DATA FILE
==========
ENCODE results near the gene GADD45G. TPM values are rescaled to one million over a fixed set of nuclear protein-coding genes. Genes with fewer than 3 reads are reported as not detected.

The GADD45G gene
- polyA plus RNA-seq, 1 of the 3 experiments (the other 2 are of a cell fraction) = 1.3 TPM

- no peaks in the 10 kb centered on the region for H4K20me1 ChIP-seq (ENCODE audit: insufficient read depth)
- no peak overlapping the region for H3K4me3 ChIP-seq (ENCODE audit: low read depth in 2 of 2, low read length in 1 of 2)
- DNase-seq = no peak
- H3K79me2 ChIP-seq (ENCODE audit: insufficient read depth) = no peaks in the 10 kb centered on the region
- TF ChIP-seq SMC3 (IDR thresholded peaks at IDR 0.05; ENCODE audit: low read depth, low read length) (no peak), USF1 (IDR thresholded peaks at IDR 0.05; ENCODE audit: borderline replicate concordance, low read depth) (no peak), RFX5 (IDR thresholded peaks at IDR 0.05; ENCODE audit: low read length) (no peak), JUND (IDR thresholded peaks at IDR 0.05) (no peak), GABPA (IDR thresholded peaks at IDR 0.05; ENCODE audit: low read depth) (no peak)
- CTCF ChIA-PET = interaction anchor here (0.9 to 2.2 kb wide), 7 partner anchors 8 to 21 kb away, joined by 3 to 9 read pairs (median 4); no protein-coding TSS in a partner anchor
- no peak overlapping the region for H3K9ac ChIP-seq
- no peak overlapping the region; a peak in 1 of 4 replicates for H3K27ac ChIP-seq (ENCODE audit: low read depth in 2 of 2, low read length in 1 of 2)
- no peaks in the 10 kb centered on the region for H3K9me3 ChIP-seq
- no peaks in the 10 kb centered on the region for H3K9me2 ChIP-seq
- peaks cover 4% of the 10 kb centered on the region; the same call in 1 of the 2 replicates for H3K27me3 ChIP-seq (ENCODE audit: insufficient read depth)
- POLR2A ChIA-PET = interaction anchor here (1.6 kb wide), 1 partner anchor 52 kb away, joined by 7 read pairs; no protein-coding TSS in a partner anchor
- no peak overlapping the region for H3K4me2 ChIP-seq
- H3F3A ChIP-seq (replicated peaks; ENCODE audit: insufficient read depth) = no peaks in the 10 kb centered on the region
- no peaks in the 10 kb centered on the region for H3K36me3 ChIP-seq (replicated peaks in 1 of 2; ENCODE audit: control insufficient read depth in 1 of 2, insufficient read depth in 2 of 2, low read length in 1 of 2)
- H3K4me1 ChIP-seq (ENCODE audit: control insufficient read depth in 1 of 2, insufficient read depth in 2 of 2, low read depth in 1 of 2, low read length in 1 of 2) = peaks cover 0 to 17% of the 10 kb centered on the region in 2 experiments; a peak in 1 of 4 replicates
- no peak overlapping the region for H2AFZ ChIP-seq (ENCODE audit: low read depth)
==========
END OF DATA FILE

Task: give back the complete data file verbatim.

ENCODE results near the gene GADD45G. TPM values are rescaled to one million over a fixed set of nuclear protein-coding genes. Genes with fewer than 3 reads are reported as not detected.

The GADD45G gene
- polyA plus RNA-seq, 1 of the 3 experiments (the other 2 are of a cell fraction) = 1.3 TPM

- no peaks in the 10 kb centered on the region for H4K20me1 ChIP-seq (ENCODE audit: insufficient read depth)
- no peak overlapping the region for H3K4me3 ChIP-seq (ENCODE audit: low read depth in 2 of 2, low read length in 1 of 2)
- DNase-seq = no peak
- H3K79me2 ChIP-seq (ENCODE audit: insufficient read depth) = no peaks in the 10 kb centered on the region
- TF ChIP-seq SMC3 (IDR thresholded peaks at IDR 0.05; ENCODE audit: low read depth, low read length) (no peak), USF1 (IDR thresholded peaks at IDR 0.05; ENCODE audit: borderline replicate concordance, low read depth) (no peak), RFX5 (IDR thresholded peaks at IDR 0.05; ENCODE audit: low read length) (no peak), JUND (IDR thresholded peaks at IDR 0.05) (no peak), GABPA (IDR thresholded peaks at IDR 0.05; ENCODE audit: low read depth) (no peak)
- CTCF ChIA-PET = interaction anchor here (0.9 to 2.2 kb wide), 7 partner anchors 8 to 21 kb away, joined by 3 to 9 read pairs (median 4); no protein-coding TSS in a partner anchor
- no peak overlapping the region for H3K9ac ChIP-seq
- no peak overlapping the region; a peak in 1 of 4 replicates for H3K27ac ChIP-seq (ENCODE audit: low read depth in 2 of 2, low read length in 1 of 2)
- no peaks in the 10 kb centered on the region for H3K9me3 ChIP-seq
- no peaks in the 10 kb centered on the region for H3K9me2 ChIP-seq
- peaks cover 4% of the 10 kb centered on the region; the same call in 1 of the 2 replicates for H3K27me3 ChIP-seq (ENCODE audit: insufficient read depth)
- POLR2A ChIA-PET = interaction anchor here (1.6 kb wide), 1 partner anchor 52 kb away, joined by 7 read pairs; no protein-coding TSS in a partner anchor
- no peak overlapping the region for H3K4me2 ChIP-seq
- H3F3A ChIP-seq (replicated peaks; ENCODE audit: insufficient read depth) = no peaks in the 10 kb centered on the region
- no peaks in the 10 kb centered on the region for H3K36me3 ChIP-seq (replicated peaks in 1 of 2; ENCODE audit: control insufficient read depth in 1 of 2, insufficient read depth in 2 of 2, low read length in 1 of 2)
- H3K4me1 ChIP-seq (ENCODE audit: control insufficient read depth in 1 of 2, insufficient read depth in 2 of 2, low read depth in 1 of 2, low read length in 1 of 2) = peaks cover 0 to 17% of the 10 kb centered on the region in 2 experiments; a peak in 1 of 4 replicates
- no peak overlapping the region for H2AFZ ChIP-seq (ENCODE audit: low read depth)